Both Kegler and Wright were four-star prospects coming out of high school as they were apart of a six-man recruiting class that is supposed to be a major foundation for Ben Howland’s future with the Bulldogs.
The 6-foot-7 Kegler was Mississippi State’s third-leading scorer last season as he averaged 9.7 points and 5.5 rebounds per game. Kegler should command some quality schools on the transfer market, especially since he’ll still have three more years of eligibility after sitting out next season due to NCAA transfer regulations. Kegler’s loss is also notable for Mississippi State because it is the second consecutive offseason that Howland lost a top-100, in-state product to transfer after only one season after Malik Newman left for Kansas.
Wright, a 6-foot-4 guard, was never able to find consistent minutes as he was already behind underclass perimeter options like Quinndary Weatherspoon, Lamar Peters and Tyson Carter last season. With Nick Weatherspoon, Quinndary’s four-star brother, also joining the Bulldogs next season, the writing was likely on the wall that Wright wasn’t going to earn significant playing time.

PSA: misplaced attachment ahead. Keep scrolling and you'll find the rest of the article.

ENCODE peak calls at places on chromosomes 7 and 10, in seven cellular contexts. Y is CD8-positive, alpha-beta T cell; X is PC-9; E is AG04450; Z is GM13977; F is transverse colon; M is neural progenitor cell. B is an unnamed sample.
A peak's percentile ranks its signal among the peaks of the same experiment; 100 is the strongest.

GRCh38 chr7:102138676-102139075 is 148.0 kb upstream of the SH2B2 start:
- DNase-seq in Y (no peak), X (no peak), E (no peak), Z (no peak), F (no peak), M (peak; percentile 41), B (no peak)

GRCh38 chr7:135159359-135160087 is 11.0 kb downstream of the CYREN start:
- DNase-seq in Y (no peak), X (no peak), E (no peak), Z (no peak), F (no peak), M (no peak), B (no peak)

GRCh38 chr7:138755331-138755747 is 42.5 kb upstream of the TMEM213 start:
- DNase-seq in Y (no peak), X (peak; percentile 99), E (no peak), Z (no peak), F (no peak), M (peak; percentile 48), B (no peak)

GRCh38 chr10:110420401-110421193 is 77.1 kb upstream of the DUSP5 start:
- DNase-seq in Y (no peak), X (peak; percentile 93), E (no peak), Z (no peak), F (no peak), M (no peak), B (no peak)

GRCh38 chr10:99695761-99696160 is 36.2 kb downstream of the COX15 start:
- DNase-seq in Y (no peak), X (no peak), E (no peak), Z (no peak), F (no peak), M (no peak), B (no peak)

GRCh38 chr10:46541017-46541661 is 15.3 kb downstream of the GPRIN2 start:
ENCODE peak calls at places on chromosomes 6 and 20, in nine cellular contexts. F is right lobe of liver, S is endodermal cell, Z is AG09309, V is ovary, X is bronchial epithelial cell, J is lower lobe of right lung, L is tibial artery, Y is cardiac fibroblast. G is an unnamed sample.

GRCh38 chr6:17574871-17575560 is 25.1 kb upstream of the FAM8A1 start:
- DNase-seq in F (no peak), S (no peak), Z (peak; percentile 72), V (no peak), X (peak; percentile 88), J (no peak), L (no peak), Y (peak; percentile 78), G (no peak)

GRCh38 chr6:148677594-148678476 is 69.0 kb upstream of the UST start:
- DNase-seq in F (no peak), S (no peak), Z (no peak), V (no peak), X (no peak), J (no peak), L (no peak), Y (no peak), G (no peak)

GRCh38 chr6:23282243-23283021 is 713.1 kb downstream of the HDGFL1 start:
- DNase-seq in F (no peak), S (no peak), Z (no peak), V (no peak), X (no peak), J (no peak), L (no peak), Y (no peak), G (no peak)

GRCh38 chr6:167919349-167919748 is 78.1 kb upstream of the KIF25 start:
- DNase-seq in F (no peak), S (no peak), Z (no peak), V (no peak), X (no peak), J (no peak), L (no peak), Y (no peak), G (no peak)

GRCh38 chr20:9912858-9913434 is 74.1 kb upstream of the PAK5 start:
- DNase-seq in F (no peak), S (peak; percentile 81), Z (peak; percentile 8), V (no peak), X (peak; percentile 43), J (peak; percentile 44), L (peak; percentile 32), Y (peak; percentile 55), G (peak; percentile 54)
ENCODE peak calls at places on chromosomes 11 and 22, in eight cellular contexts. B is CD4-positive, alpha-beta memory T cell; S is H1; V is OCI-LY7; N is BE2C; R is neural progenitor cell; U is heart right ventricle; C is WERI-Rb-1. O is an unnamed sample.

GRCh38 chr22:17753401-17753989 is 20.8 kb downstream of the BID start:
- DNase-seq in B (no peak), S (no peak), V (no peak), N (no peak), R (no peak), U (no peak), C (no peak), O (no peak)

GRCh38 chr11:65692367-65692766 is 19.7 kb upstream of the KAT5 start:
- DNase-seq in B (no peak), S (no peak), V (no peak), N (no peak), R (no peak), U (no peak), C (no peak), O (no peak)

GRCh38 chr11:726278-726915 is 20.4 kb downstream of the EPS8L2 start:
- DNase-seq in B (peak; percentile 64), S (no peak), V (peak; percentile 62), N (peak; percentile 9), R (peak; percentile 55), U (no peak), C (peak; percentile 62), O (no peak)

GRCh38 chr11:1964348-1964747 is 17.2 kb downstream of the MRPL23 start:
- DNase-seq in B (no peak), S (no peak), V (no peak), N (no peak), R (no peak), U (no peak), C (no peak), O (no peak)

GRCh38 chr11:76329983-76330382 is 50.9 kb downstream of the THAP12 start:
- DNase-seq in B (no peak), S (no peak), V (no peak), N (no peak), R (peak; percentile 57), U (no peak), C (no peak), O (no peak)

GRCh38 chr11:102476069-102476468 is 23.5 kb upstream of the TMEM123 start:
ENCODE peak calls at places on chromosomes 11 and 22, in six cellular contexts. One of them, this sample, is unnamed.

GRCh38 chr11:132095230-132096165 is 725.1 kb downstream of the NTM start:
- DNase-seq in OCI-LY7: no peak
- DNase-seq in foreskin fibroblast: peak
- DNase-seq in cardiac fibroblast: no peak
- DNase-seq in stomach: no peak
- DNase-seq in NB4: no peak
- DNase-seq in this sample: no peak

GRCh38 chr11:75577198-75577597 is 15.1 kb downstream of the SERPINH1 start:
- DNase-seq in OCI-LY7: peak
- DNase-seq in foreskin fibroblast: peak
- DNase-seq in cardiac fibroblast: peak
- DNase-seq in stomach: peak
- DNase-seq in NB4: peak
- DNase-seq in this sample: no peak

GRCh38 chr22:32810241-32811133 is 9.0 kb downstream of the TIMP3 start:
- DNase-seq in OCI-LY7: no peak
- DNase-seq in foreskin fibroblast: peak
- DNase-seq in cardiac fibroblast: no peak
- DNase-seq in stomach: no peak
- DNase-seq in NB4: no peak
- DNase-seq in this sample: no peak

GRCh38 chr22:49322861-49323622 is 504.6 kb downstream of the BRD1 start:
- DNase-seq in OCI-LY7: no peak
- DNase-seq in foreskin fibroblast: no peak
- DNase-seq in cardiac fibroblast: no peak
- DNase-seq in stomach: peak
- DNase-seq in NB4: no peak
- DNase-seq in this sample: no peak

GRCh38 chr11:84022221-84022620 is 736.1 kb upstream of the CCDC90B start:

A big recruiting day for N.C. State continued on Saturday afternoon as Utah transfer and guard Devon Daniels pledged to the Wolfpack.
Earlier in the day, N.C. State and new head coach Kevin Keatts landed another quality transfer in UNC Wilmington guard C.J. Bryce.
The 6-foot-5 Daniels just finished his freshman season with the Utes in which he put up 9.9 points 4.6 rebounds and 2.7 assists per game while shooting 57 percent from the field and 40 percent from three-point range. Just like Bryce, Daniels will have to sit out the 2017-18 season due to NCAA transfer regulations before he has three more seasons of eligibility.
N.C. State now has two potential starters on the perimeter for the 2018-19 season with the addition of Bryce and Daniels as it will be interesting to see what kind of talent the Wolfpack can get around them.